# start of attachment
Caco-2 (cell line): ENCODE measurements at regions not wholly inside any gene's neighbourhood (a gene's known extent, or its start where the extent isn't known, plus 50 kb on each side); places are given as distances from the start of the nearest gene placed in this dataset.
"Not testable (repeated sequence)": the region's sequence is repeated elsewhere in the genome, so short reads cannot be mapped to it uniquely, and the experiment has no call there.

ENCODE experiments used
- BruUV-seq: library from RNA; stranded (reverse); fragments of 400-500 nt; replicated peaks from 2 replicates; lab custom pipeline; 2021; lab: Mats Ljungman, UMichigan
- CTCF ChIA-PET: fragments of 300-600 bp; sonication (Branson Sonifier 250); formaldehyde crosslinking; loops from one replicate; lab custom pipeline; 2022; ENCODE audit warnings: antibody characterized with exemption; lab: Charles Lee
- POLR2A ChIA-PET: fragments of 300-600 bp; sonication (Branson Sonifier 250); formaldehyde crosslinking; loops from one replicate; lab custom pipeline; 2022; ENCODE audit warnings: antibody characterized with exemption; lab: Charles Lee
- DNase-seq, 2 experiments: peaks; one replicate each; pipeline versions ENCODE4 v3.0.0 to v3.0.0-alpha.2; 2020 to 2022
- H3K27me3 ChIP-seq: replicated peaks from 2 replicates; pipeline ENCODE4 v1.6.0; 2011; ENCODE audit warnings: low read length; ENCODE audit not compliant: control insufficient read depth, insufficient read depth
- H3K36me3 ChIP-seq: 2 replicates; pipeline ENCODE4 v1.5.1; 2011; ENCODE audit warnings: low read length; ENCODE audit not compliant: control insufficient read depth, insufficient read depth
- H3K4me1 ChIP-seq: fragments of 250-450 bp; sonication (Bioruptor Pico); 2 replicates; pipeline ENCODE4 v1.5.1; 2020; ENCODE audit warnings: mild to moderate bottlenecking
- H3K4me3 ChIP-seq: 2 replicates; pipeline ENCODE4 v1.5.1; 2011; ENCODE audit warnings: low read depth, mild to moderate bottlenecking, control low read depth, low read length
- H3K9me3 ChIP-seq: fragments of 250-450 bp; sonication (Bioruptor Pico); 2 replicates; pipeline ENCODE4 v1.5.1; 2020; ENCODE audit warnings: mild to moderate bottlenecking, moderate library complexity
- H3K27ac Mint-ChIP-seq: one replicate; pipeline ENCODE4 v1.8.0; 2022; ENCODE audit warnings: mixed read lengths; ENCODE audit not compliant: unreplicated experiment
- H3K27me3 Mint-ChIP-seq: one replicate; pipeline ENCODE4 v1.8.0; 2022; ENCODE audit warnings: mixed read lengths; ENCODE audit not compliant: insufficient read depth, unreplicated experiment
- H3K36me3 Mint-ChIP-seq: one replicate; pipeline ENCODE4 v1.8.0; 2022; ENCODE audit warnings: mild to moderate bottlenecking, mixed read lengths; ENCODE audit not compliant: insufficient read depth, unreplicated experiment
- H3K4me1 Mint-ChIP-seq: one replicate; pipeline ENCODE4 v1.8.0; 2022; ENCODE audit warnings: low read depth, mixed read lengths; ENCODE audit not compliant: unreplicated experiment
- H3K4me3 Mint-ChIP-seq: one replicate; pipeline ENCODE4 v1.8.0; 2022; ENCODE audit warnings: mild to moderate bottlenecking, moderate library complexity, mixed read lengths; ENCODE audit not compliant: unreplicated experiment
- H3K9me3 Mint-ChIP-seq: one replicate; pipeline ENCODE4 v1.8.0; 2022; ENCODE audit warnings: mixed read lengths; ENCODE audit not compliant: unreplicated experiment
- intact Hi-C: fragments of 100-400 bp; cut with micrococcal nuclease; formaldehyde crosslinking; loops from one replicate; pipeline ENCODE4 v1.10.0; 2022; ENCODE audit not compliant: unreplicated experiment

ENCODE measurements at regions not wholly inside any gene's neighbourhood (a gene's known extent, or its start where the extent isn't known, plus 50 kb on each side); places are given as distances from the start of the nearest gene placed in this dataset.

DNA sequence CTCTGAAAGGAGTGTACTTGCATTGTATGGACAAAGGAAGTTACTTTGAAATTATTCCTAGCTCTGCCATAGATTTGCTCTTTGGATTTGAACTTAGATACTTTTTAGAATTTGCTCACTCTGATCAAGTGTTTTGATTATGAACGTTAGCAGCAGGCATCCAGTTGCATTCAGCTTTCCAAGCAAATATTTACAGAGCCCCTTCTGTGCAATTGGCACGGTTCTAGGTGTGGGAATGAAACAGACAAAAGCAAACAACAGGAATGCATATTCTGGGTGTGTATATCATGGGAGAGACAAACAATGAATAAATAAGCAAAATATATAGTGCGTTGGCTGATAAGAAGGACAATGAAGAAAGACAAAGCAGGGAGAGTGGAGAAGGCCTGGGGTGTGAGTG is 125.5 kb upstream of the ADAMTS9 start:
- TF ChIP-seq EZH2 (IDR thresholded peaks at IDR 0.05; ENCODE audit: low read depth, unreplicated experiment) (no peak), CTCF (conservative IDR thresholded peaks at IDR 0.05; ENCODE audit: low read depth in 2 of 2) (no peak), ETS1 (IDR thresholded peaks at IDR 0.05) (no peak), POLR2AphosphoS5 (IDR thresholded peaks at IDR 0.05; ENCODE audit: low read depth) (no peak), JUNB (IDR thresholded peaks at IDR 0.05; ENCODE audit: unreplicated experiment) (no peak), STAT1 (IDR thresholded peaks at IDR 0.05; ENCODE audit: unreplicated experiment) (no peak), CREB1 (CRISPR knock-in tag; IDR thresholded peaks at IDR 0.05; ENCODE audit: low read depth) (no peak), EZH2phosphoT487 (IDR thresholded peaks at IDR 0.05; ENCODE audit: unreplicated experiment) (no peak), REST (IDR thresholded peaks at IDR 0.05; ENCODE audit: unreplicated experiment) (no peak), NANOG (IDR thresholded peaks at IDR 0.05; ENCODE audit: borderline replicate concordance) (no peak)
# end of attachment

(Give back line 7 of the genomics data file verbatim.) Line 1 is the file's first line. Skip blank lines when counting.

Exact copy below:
- DNase-seq, 2 experiments: peaks; one replicate each; pipeline versions ENCODE4 v3.0.0 to v3.0.0-alpha.2; 2020 to 2022